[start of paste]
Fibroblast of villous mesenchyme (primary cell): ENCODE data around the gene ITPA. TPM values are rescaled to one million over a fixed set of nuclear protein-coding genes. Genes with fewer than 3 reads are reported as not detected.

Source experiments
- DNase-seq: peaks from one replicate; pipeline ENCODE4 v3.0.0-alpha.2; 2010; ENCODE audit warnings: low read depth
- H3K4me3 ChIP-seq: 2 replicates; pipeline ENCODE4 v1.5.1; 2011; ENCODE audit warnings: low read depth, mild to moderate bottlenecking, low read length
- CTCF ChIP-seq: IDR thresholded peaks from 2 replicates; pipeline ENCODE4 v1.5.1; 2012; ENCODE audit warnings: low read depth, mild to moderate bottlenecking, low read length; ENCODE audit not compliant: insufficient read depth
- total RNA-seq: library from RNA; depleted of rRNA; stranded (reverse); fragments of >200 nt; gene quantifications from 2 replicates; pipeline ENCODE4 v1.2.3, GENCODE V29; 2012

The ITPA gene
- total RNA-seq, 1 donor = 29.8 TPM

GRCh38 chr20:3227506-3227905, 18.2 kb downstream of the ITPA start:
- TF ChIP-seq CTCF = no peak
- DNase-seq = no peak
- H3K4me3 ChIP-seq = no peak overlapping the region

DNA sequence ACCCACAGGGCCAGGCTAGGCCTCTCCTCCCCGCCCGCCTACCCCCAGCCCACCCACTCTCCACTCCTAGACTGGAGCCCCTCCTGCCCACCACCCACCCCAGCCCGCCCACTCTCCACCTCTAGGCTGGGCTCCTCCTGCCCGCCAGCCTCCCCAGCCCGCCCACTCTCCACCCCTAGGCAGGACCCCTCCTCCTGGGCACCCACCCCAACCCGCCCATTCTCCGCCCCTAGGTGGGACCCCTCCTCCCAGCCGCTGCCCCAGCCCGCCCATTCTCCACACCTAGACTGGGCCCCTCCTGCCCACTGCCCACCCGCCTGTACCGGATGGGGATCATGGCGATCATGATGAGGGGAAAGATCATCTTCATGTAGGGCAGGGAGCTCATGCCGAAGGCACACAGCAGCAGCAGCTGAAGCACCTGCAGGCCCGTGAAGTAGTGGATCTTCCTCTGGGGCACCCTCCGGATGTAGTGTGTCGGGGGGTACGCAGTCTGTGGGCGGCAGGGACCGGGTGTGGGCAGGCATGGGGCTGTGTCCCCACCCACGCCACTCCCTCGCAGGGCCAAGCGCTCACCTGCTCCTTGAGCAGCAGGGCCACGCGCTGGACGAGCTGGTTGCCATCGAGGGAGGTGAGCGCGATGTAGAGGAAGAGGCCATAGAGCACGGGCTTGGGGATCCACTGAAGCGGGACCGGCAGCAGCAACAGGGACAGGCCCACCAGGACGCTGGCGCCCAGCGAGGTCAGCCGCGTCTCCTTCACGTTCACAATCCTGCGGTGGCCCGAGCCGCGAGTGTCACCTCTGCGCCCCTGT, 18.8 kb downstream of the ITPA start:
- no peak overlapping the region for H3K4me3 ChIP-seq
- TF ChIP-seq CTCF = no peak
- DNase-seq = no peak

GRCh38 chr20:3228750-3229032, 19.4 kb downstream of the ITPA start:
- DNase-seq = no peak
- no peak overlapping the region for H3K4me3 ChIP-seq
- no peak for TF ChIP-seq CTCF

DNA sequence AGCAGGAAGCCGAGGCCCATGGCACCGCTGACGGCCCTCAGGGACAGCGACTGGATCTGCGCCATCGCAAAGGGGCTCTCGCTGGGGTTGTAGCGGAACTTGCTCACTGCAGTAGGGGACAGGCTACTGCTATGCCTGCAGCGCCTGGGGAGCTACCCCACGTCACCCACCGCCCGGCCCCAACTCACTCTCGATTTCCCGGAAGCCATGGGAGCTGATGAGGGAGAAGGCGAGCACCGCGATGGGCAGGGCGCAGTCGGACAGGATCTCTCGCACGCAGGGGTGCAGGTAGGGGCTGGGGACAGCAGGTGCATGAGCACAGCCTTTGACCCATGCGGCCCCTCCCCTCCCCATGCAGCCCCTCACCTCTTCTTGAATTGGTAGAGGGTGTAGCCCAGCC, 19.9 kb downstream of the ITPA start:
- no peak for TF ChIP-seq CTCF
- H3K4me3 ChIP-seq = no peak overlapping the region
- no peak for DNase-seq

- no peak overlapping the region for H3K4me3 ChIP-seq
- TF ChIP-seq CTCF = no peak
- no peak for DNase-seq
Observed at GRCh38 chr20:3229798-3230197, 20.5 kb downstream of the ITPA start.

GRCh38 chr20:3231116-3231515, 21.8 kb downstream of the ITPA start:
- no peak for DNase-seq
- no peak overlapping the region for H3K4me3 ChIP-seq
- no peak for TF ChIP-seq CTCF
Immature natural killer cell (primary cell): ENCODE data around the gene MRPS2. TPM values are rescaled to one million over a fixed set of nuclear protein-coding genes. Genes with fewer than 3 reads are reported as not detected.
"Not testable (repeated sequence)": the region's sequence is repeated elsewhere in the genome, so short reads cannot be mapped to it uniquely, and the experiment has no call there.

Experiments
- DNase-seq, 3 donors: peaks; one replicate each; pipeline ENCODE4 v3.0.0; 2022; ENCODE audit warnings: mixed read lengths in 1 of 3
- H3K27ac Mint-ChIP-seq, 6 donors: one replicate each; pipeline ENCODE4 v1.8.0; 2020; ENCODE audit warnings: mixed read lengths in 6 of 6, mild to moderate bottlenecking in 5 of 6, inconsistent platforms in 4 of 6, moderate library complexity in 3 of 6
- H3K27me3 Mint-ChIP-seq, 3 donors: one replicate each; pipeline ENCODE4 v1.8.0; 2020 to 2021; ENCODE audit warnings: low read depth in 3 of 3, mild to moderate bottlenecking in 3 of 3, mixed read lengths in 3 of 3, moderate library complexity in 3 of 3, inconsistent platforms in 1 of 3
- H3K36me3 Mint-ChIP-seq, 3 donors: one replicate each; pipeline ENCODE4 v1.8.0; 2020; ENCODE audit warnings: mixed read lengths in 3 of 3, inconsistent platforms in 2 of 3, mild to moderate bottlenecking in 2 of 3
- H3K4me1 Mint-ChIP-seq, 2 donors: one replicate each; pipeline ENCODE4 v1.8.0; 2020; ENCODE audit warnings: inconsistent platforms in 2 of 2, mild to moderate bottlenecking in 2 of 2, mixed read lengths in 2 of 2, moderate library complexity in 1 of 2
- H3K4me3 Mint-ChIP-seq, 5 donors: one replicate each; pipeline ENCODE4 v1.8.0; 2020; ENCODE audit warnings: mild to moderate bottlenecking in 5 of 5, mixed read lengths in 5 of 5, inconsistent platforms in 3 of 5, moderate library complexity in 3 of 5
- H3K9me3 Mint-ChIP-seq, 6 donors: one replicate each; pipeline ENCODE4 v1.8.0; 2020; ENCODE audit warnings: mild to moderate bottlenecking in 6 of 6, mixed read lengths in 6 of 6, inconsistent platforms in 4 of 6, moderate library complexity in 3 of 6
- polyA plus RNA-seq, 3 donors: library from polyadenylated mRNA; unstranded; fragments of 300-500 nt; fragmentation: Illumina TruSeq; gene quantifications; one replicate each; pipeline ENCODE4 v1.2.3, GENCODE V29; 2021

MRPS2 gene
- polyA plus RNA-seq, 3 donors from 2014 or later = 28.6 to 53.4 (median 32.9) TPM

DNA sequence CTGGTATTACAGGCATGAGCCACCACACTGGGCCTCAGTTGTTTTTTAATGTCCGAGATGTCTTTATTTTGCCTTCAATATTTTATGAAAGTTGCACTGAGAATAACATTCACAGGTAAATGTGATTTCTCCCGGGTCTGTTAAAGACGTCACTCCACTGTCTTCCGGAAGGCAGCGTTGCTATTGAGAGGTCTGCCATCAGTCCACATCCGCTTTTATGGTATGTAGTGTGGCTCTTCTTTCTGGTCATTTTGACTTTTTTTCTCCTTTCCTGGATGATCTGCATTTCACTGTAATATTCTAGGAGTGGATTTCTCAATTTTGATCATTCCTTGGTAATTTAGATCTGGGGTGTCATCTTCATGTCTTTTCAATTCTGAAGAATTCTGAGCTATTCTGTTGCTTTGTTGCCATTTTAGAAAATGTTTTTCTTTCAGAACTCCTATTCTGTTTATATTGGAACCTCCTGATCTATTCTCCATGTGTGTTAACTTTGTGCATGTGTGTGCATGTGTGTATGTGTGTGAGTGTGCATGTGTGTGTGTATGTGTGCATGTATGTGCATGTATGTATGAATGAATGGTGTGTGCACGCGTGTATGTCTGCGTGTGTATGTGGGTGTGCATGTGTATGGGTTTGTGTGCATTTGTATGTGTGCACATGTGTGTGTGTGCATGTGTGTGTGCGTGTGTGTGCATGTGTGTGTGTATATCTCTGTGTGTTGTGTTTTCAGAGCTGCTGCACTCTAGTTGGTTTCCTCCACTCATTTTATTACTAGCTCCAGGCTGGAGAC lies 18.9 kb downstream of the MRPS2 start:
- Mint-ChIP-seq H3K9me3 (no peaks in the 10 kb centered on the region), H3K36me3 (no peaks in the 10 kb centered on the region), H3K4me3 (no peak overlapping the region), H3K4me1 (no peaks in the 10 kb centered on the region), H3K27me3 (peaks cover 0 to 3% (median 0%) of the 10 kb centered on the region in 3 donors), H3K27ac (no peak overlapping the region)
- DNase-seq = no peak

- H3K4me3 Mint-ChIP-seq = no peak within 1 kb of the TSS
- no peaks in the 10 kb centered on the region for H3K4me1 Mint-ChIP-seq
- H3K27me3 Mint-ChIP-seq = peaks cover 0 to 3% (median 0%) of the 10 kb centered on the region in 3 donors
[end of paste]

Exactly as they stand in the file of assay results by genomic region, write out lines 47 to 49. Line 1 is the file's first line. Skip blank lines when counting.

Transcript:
- Mint-ChIP-seq H3K9me3 (no peaks in the 10 kb centered on the region), H3K36me3 (no peaks in the 10 kb centered on the region), H3K4me3 (no peak overlapping the region), H3K4me1 (no peaks in the 10 kb centered on the region), H3K27me3 (peaks cover 0 to 3% (median 0%) of the 10 kb centered on the region in 3 donors), H3K27ac (no peak overlapping the region)
- DNase-seq = no peak

- H3K4me3 Mint-ChIP-seq = no peak within 1 kb of the TSS